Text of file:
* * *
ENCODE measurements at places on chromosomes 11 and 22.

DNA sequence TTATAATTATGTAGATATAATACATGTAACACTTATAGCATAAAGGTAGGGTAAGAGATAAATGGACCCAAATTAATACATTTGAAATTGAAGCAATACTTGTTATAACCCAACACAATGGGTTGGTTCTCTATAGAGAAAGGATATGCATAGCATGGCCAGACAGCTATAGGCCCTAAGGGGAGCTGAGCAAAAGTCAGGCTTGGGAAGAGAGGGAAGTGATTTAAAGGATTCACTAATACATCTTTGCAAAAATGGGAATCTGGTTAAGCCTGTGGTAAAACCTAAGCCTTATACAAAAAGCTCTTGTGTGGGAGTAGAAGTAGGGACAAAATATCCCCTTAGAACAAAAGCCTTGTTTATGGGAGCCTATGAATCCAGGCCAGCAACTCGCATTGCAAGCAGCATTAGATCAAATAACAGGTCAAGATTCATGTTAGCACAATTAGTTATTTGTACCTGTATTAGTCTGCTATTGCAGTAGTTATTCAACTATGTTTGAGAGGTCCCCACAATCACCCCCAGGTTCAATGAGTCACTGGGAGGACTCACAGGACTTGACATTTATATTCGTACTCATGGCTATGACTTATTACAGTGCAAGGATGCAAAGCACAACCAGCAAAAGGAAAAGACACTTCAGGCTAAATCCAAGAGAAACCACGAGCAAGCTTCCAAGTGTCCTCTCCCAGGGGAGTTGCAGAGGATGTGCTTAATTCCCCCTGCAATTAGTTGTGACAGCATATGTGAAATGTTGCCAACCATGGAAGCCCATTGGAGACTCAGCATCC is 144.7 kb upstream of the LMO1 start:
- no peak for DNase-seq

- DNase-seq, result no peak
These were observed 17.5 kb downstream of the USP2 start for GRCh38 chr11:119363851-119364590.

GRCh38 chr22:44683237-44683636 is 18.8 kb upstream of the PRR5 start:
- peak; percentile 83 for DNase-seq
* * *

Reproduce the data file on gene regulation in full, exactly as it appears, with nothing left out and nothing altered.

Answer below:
ENCODE measurements at places on chromosomes 11 and 22.

DNA sequence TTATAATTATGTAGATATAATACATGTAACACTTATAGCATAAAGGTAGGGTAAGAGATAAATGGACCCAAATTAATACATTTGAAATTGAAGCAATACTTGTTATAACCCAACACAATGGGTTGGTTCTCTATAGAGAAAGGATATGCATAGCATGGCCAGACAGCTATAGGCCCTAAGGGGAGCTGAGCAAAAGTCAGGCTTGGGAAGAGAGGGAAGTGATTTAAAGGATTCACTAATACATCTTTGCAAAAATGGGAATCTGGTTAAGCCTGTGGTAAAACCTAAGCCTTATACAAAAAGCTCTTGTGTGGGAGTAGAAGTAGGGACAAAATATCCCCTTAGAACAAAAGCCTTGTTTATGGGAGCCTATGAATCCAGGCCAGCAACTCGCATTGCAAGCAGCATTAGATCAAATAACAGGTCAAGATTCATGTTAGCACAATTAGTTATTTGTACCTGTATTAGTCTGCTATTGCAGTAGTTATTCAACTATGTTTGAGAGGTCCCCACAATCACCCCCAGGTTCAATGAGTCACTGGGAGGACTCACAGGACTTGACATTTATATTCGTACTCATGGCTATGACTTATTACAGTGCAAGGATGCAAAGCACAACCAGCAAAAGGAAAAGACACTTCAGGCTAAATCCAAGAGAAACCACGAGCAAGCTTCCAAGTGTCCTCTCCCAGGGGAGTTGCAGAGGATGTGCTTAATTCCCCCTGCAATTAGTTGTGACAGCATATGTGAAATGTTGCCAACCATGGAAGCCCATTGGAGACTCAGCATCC is 144.7 kb upstream of the LMO1 start:
- no peak for DNase-seq

- DNase-seq, result no peak
These were observed 17.5 kb downstream of the USP2 start for GRCh38 chr11:119363851-119364590.

GRCh38 chr22:44683237-44683636 is 18.8 kb upstream of the PRR5 start:
- peak; percentile 83 for DNase-seq